Marquette 75, New Hampshire 70: Darryl Morsell leads the way in the second half

Ben Steele
Milwaukee Journal Sentinel

Darryl Morsell is more than just a defender.

The graduate transfer finished with a collegiate-high 26 points and hit crucial baskets in the second half to lead Marquette to a 75-70 victory over pesky New Hampshire on Friday at Fiserv Forum.

Morsell spent four seasons at Maryland, where he was Big Ten defensive player of the year as a senior. But with the Golden Eagles (2-0), he has embraced the role of go-to scorer. It's one of the reasons the 6-foot-5 guard landed at MU.

"I think for him that was a huge part of it," MU head coach Shaka Smart said. "He felt like it was a match in terms of the way that we play.

"And Tyler (Kolek) got banged up out there. Normally we have the ball in his hands a ton. We had to have offense come from other people and ball-handling come from other people. And I thought Darryl really stepped forward."

BOX SCORE: Marquette 75, UNH 70

Morsell had 21 points in the season opener. The most he scored in a game at Maryland was 19 at Illinois last season.

Every time the Wildcats (1-1) threatened, Morsell seemed to have the answer.

New Hampshire kept hanging around thanks to nine offensive rebounds in the first half and MU shooting 3 for 16 on three-pointers in the opening 20 minutes.

Morsell hit a long jumper and then a three-pointer in the waning seconds to give MU a 34-29 lead at the break. 

But Morsell saved his biggest moments for when New Hampshire took the lead late in the second half. He went on a personal 7-0 run to give the Golden Eagles a 66-62 advantage. He then stole the inbound pass and dropped a nice pass to a streaking Justin Lewis, who was fouled. He hit one of two free throws.

After the Wildcats' Jayden Martinez (21 points) hit a three-pointer to cut MU's lead to 67-65 with 2:48 left, Morsell put his head down and drove to the rim to draw a foul. He sank both free throws.

"Darryl's just a leader," MU big man Oso Ighodaro said. "He'll do anything on the floor that he needs to to help us win. Tonight we needed him to score. And that's exactly what he did. He just does everything on the floor for us and he's a consistent leader each and every day."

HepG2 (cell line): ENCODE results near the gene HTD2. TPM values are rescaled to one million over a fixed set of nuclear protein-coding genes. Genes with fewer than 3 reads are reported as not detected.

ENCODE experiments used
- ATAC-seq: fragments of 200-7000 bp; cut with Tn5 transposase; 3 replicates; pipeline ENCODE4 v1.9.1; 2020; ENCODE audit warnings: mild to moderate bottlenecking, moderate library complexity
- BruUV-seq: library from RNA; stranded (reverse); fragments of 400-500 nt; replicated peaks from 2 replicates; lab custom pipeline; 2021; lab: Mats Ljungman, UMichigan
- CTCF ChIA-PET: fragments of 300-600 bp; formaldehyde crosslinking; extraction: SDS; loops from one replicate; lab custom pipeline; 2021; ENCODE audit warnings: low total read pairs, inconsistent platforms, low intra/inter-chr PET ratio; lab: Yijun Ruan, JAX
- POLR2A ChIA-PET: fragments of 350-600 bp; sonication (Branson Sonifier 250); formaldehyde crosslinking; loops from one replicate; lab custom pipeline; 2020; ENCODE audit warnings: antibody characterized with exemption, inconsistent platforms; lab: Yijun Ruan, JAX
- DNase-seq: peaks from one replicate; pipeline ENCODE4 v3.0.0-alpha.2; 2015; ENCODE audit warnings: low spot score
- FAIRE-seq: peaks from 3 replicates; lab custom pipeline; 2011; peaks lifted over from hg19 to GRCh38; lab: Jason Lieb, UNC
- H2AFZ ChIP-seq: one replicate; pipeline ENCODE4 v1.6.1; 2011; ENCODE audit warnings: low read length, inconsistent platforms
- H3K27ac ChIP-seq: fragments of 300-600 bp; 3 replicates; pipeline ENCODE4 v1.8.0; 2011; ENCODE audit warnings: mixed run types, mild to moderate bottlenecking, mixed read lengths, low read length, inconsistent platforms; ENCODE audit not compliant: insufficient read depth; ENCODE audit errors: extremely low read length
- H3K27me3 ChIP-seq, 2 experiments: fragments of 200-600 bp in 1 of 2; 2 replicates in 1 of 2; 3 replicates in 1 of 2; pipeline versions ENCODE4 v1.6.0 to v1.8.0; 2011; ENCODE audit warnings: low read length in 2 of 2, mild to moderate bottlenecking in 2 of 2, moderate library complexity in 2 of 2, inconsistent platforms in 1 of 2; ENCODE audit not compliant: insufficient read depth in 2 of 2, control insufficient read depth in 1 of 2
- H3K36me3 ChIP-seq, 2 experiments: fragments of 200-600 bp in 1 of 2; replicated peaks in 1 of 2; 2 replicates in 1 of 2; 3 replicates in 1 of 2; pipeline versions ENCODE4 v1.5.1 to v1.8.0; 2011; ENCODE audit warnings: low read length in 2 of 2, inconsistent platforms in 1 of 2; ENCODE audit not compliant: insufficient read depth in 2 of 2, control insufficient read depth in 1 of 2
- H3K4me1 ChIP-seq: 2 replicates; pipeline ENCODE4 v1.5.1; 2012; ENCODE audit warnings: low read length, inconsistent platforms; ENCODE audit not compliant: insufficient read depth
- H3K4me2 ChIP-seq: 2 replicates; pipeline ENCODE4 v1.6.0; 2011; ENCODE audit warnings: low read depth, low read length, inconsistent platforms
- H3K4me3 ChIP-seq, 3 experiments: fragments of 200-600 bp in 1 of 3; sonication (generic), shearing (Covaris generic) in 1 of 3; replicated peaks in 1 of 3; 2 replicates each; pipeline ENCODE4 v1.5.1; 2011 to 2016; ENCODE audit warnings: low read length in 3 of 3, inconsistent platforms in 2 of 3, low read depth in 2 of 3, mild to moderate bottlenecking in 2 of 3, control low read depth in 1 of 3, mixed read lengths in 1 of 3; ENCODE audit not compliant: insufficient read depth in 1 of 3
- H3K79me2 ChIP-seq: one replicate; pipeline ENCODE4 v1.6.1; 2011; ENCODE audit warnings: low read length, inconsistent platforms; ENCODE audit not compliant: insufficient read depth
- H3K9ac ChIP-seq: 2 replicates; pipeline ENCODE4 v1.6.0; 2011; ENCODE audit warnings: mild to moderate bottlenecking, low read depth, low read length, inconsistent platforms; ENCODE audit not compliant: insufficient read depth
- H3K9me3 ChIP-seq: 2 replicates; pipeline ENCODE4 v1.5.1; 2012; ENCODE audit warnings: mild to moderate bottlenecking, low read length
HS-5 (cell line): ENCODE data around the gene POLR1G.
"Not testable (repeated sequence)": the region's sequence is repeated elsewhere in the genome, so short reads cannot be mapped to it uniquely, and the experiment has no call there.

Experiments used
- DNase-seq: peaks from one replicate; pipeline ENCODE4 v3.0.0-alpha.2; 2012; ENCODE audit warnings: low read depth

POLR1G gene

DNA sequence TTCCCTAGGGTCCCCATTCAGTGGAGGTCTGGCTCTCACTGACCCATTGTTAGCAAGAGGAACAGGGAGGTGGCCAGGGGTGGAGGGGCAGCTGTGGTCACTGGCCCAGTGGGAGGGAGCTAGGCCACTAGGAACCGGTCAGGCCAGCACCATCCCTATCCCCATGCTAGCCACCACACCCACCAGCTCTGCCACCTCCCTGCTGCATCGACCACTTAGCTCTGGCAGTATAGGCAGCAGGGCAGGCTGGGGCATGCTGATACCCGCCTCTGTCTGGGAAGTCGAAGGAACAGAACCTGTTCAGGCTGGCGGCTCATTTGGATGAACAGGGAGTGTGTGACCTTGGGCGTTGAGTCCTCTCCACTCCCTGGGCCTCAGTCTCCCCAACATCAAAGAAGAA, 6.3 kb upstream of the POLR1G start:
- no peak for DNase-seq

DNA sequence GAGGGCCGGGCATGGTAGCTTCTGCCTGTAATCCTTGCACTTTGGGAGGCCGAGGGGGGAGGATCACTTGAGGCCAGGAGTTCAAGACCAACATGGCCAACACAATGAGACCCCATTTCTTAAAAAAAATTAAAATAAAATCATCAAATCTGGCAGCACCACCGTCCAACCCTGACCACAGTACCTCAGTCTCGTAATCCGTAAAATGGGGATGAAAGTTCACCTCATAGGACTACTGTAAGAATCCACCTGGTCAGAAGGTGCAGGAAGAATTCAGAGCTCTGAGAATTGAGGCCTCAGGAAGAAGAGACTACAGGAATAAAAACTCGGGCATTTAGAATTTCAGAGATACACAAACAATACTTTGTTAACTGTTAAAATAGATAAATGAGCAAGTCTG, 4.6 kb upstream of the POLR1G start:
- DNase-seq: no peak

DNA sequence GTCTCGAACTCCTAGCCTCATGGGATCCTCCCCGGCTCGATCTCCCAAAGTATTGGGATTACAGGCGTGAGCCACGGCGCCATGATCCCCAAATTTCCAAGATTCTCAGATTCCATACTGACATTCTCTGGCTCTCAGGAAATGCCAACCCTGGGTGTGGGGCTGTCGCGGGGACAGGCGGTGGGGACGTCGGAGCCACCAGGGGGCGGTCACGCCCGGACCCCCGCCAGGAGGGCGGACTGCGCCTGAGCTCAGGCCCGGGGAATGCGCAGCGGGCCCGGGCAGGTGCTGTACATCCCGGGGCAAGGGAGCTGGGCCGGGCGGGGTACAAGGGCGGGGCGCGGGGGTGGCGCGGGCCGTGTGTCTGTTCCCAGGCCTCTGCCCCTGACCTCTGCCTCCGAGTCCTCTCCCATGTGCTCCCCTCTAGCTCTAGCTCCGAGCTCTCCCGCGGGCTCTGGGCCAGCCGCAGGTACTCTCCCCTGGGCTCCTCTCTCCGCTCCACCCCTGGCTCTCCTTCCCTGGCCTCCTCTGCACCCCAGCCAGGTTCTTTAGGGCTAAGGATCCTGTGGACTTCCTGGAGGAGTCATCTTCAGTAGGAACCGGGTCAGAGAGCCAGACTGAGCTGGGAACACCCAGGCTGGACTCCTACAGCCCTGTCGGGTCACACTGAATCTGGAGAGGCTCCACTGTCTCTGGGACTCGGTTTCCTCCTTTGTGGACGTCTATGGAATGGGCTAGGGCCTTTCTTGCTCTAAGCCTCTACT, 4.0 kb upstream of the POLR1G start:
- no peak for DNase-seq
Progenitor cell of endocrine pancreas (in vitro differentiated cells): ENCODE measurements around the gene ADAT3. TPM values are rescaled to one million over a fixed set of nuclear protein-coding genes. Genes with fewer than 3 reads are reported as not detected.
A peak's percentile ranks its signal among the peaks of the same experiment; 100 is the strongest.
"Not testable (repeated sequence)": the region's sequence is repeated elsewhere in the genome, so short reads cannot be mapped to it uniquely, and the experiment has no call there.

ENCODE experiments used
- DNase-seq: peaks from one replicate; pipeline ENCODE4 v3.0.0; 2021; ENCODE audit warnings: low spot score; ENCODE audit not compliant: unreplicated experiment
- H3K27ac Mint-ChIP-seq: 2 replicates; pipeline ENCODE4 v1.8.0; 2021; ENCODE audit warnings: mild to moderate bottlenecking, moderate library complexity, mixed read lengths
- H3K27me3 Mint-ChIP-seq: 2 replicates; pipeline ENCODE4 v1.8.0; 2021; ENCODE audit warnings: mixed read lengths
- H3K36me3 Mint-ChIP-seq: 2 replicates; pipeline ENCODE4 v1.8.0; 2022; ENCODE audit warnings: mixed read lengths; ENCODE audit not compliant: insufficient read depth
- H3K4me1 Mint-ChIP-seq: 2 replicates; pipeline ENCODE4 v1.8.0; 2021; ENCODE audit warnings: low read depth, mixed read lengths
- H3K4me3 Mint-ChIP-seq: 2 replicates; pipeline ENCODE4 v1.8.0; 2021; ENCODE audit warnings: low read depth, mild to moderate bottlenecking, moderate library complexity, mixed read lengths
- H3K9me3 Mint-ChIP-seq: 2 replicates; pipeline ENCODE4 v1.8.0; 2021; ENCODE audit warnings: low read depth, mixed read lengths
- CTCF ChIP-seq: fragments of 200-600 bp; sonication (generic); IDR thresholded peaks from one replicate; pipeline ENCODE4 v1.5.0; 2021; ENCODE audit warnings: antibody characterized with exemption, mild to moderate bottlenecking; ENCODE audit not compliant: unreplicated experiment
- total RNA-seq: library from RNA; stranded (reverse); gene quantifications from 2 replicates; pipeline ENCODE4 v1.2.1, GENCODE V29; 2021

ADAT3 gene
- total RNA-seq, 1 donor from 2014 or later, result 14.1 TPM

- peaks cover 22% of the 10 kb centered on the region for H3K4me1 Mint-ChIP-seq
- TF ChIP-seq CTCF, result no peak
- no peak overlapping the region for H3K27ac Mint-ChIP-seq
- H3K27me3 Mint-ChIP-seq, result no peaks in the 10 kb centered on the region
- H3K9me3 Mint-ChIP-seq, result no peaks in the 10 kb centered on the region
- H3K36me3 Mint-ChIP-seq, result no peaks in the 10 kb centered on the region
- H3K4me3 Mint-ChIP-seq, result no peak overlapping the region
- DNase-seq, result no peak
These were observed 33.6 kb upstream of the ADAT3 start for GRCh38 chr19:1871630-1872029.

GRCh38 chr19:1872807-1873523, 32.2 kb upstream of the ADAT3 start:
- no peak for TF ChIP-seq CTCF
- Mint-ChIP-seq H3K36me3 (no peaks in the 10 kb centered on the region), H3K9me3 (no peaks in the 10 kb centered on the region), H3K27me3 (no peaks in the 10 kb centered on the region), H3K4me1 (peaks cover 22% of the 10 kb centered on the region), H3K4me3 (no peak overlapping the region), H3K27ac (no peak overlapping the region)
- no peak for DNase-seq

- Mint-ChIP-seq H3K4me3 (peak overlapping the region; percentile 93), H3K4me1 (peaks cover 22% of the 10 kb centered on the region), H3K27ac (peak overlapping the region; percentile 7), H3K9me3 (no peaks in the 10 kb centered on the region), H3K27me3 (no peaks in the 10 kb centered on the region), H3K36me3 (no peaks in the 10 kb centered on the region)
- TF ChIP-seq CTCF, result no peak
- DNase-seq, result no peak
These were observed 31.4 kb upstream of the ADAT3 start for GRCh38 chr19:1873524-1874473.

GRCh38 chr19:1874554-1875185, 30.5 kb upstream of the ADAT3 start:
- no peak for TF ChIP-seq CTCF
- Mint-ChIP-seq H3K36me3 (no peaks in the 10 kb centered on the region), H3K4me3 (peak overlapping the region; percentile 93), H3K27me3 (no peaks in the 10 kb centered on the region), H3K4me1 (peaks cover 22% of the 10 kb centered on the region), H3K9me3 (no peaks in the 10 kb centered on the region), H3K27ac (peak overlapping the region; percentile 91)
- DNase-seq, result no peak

Ighodaro finished a collegiate-high 12 rebounds. He helped keep the Wildcats off the offensive glass in the second half.

"We were getting a lot of stops in the first half but then giving up offensive rebounds," Ighodaro said. "We were just trying to make sure we box out and finish possessions when we play solid defense."

Morsell got some help closing the game from Lewis, a fellow Baltimore native. 

Marquette forward Justin Lewis drives to the basket during the first half.

After New Hampshire got close again, Lewis drove into the lane for a short jumper to make it 71-67. In the final 21 seconds, the 6-7 Lewis sank four free throws and made a key defensive stop.

Lewis finished with 17 points and 11 rebounds for his second straight double-double to start the season.

"He's 19 years old," Smart said. "And he's just made incredible growth since he got here at Marquette. I've only known him since early April. But I think last year for him was such a learning experience. He went through twists and turns, highs and lows. He went through a tough injury. 

"But I think coming into this year probably the most impressive thing he's done is he's connected his growth as a person with his growth as a player. He's connected getting double-doubles with his ability to respond. With his ability to play with poise and help his teammates and be 'lost in the fight' as we say. So that's something I'm really proud of. The good thing is he has much more room for growth."

With Kolek in and out of the game after hurting his leg on a collision in the first half, freshman guards Stevie Mitchell and Kam Jones were pressed into crucial minutes. Another freshman guard, Emarion Ellis, saw almost six minutes of action after not playing in MU's first game. 

Jones and Mitchell helped spark a 9-0 run early in the second half.

"Those guys are going to be good," Smart said. "They're all kind of in different places in their development. I'm so excited about where they will be in six months, 12 months, 18 months. If we can keep getting better.

"But at the same time, it's Nov. 12. We're here and we got another game in another couple days. So it's about trying to help them be the best they can be in this moment."